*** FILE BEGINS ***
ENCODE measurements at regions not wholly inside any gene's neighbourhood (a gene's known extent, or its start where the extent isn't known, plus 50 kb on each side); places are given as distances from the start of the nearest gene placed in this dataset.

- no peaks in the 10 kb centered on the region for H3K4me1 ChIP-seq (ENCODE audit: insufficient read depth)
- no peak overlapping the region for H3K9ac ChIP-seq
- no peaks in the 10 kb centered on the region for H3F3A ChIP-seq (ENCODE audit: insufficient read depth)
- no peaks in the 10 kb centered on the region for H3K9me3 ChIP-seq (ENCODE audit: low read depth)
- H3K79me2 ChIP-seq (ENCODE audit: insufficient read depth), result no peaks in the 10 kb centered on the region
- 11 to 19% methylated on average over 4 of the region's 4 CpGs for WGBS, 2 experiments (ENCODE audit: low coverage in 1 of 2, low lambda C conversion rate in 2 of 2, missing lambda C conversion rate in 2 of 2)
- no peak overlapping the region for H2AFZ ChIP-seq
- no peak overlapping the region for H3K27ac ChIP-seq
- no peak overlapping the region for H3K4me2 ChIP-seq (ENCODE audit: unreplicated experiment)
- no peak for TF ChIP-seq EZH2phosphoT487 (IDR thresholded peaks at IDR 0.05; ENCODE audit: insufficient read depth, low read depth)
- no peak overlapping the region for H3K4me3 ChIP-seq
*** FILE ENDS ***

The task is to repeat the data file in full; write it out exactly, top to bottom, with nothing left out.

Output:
ENCODE measurements at regions not wholly inside any gene's neighbourhood (a gene's known extent, or its start where the extent isn't known, plus 50 kb on each side); places are given as distances from the start of the nearest gene placed in this dataset.

- no peaks in the 10 kb centered on the region for H3K4me1 ChIP-seq (ENCODE audit: insufficient read depth)
- no peak overlapping the region for H3K9ac ChIP-seq
- no peaks in the 10 kb centered on the region for H3F3A ChIP-seq (ENCODE audit: insufficient read depth)
- no peaks in the 10 kb centered on the region for H3K9me3 ChIP-seq (ENCODE audit: low read depth)
- H3K79me2 ChIP-seq (ENCODE audit: insufficient read depth), result no peaks in the 10 kb centered on the region
- 11 to 19% methylated on average over 4 of the region's 4 CpGs for WGBS, 2 experiments (ENCODE audit: low coverage in 1 of 2, low lambda C conversion rate in 2 of 2, missing lambda C conversion rate in 2 of 2)
- no peak overlapping the region for H2AFZ ChIP-seq
- no peak overlapping the region for H3K27ac ChIP-seq
- no peak overlapping the region for H3K4me2 ChIP-seq (ENCODE audit: unreplicated experiment)
- no peak for TF ChIP-seq EZH2phosphoT487 (IDR thresholded peaks at IDR 0.05; ENCODE audit: insufficient read depth, low read depth)
- no peak overlapping the region for H3K4me3 ChIP-seq